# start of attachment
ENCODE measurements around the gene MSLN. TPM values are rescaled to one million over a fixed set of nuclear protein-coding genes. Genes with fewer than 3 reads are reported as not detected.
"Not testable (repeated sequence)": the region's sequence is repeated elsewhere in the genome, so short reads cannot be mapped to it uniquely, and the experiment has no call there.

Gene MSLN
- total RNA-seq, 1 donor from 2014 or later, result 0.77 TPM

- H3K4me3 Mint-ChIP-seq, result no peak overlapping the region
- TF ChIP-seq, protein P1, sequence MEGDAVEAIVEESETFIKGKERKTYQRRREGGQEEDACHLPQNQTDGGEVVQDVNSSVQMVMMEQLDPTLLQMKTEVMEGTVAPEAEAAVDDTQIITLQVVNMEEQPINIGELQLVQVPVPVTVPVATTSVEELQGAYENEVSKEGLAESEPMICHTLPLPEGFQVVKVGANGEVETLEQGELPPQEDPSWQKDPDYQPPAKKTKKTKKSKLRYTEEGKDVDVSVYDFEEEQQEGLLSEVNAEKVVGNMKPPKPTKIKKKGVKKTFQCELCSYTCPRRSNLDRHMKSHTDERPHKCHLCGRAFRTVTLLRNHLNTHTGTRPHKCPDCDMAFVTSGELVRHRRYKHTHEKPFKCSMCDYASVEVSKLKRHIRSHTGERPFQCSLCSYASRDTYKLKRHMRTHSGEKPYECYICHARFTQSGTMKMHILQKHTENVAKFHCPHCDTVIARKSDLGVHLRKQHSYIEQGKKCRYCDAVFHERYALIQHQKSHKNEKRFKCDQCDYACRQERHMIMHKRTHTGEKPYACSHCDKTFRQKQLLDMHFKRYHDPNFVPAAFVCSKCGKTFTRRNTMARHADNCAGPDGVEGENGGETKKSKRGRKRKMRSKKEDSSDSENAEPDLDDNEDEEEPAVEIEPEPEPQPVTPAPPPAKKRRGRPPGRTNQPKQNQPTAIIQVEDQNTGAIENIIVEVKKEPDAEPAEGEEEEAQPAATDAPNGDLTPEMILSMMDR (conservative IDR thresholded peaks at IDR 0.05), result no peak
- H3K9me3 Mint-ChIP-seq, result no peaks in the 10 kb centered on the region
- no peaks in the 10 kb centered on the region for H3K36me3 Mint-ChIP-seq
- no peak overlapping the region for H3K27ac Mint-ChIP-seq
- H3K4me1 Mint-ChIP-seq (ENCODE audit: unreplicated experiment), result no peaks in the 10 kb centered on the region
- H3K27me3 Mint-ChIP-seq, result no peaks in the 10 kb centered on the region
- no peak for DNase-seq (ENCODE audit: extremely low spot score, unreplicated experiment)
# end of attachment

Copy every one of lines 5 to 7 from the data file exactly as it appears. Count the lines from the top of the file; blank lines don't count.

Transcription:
- H3K4me3 Mint-ChIP-seq, result no peak overlapping the region
- TF ChIP-seq, protein P1, sequence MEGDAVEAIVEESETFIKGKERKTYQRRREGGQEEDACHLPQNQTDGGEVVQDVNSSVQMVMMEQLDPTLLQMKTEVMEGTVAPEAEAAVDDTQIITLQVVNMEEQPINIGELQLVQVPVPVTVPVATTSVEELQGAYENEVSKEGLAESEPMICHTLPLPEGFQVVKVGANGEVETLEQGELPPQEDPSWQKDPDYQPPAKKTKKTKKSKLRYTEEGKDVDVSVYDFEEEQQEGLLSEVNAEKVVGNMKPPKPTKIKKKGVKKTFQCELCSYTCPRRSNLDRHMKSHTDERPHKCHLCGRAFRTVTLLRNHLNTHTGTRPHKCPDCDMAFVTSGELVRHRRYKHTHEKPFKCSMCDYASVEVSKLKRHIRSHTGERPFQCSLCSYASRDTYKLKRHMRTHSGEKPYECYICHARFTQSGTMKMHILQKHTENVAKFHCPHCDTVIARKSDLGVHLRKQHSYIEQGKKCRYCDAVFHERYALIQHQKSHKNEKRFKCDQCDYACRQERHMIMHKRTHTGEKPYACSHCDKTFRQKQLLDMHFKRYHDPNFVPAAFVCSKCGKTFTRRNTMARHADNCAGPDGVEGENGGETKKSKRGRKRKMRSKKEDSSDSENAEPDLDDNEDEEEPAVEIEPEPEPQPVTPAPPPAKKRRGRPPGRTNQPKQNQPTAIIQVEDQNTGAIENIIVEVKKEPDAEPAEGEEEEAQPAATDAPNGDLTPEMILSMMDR (conservative IDR thresholded peaks at IDR 0.05), result no peak
- H3K9me3 Mint-ChIP-seq, result no peaks in the 10 kb centered on the region